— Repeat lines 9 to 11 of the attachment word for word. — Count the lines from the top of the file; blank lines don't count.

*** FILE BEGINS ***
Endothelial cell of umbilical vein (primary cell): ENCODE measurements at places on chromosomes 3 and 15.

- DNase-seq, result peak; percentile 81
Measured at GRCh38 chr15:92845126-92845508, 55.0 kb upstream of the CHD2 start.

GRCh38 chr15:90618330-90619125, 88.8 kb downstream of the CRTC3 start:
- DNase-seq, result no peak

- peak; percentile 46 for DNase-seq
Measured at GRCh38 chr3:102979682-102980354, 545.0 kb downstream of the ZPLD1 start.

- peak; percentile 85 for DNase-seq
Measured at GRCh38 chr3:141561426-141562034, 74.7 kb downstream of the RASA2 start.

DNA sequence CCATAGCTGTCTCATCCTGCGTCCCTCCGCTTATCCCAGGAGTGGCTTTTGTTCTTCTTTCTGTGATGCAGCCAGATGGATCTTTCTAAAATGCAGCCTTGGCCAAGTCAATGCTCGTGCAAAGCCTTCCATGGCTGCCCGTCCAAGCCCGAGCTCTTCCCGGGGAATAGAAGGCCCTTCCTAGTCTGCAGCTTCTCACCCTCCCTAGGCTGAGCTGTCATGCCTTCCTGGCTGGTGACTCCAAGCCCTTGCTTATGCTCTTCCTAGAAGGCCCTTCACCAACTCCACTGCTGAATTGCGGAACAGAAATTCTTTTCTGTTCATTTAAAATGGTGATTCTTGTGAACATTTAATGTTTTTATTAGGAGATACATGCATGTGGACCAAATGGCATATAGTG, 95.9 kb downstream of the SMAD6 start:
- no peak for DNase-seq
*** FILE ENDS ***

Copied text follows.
Measured at GRCh38 chr3:141561426-141562034, 74.7 kb downstream of the RASA2 start.

DNA sequence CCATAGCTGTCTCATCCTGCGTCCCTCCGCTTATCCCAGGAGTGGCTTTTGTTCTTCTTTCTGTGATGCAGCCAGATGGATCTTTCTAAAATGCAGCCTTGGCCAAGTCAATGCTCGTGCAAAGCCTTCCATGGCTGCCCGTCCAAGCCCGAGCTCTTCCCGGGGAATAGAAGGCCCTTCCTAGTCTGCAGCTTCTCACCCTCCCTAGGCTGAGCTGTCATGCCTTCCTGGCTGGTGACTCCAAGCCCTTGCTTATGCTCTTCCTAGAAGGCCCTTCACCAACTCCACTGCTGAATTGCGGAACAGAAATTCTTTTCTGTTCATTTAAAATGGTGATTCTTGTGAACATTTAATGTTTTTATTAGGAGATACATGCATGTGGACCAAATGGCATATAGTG, 95.9 kb downstream of the SMAD6 start:
- no peak for DNase-seq